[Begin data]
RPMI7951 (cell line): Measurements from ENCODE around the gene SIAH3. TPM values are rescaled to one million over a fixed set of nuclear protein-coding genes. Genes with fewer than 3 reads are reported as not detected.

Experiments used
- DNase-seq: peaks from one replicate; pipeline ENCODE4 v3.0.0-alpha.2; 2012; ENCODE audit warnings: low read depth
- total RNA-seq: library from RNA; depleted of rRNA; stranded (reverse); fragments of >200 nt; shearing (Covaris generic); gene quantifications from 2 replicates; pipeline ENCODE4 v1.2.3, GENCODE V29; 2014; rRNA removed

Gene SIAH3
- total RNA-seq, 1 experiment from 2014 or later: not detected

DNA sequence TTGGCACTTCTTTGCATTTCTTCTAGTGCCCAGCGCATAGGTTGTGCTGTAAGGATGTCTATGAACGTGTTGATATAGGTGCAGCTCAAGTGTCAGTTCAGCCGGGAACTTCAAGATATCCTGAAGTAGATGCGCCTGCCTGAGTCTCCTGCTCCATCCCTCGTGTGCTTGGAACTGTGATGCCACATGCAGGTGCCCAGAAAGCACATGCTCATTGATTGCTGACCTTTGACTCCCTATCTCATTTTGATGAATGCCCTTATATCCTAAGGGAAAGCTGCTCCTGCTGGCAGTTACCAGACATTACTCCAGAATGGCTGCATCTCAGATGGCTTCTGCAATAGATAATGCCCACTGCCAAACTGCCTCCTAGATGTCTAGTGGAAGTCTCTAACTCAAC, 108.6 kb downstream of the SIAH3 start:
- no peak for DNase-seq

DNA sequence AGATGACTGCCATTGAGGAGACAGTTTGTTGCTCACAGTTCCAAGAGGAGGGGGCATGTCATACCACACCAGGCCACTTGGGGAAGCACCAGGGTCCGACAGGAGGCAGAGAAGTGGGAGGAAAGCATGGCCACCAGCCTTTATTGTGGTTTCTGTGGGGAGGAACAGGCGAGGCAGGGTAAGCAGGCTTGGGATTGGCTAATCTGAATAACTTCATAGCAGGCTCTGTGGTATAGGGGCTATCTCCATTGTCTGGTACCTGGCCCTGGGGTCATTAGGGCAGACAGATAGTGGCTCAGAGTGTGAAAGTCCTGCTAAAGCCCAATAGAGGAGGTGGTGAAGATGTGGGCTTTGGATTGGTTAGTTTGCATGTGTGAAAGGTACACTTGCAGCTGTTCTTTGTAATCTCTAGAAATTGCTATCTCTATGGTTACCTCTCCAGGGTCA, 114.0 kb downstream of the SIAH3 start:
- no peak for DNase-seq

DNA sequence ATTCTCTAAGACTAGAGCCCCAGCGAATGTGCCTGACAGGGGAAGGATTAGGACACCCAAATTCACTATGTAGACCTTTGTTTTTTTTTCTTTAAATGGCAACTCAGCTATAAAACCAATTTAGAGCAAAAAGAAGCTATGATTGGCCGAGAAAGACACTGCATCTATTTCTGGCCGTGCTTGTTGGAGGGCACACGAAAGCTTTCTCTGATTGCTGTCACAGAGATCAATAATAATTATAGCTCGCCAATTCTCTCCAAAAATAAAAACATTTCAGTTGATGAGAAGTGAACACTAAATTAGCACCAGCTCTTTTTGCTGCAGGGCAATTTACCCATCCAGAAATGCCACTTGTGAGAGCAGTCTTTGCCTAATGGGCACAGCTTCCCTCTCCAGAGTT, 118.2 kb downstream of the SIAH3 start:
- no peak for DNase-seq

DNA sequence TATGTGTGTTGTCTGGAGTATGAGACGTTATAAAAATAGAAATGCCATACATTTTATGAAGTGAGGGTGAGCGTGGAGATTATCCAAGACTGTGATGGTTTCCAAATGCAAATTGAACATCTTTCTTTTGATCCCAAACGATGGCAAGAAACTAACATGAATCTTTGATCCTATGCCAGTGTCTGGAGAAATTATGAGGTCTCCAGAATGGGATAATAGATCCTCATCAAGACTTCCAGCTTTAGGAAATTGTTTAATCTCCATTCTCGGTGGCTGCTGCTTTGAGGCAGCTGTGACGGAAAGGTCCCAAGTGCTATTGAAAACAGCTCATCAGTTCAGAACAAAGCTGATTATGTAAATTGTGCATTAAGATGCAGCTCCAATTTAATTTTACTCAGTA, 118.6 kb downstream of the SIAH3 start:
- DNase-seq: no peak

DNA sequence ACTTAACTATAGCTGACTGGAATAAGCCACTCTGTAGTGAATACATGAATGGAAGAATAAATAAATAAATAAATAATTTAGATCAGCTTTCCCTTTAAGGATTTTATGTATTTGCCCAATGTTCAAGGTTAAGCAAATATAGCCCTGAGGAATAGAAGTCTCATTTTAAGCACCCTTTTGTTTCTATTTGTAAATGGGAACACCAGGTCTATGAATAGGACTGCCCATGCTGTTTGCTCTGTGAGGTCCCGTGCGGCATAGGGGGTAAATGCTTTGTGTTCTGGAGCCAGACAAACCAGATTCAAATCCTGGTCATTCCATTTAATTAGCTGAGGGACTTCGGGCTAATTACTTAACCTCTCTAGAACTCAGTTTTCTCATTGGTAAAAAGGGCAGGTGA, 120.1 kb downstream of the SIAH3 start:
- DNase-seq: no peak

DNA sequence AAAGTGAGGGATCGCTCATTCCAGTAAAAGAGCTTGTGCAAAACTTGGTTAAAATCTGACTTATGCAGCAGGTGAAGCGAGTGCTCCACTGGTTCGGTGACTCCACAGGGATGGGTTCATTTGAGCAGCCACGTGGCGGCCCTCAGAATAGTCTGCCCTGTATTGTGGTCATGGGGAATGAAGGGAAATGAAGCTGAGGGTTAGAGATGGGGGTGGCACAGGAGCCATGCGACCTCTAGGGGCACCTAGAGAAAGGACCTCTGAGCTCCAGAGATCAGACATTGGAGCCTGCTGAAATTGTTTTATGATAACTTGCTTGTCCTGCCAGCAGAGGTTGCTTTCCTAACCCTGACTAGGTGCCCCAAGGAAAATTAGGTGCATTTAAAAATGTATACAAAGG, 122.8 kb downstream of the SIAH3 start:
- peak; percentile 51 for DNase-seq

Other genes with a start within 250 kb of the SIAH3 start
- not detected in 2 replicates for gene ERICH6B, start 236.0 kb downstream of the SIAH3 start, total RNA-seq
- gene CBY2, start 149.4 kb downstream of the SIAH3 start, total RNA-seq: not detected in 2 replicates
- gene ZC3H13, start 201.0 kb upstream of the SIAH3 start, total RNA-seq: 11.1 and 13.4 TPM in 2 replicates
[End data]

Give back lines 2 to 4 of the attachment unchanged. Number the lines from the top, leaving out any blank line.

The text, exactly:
Experiments used
- DNase-seq: peaks from one replicate; pipeline ENCODE4 v3.0.0-alpha.2; 2012; ENCODE audit warnings: low read depth
- total RNA-seq: library from RNA; depleted of rRNA; stranded (reverse); fragments of >200 nt; shearing (Covaris generic); gene quantifications from 2 replicates; pipeline ENCODE4 v1.2.3, GENCODE V29; 2014; rRNA removed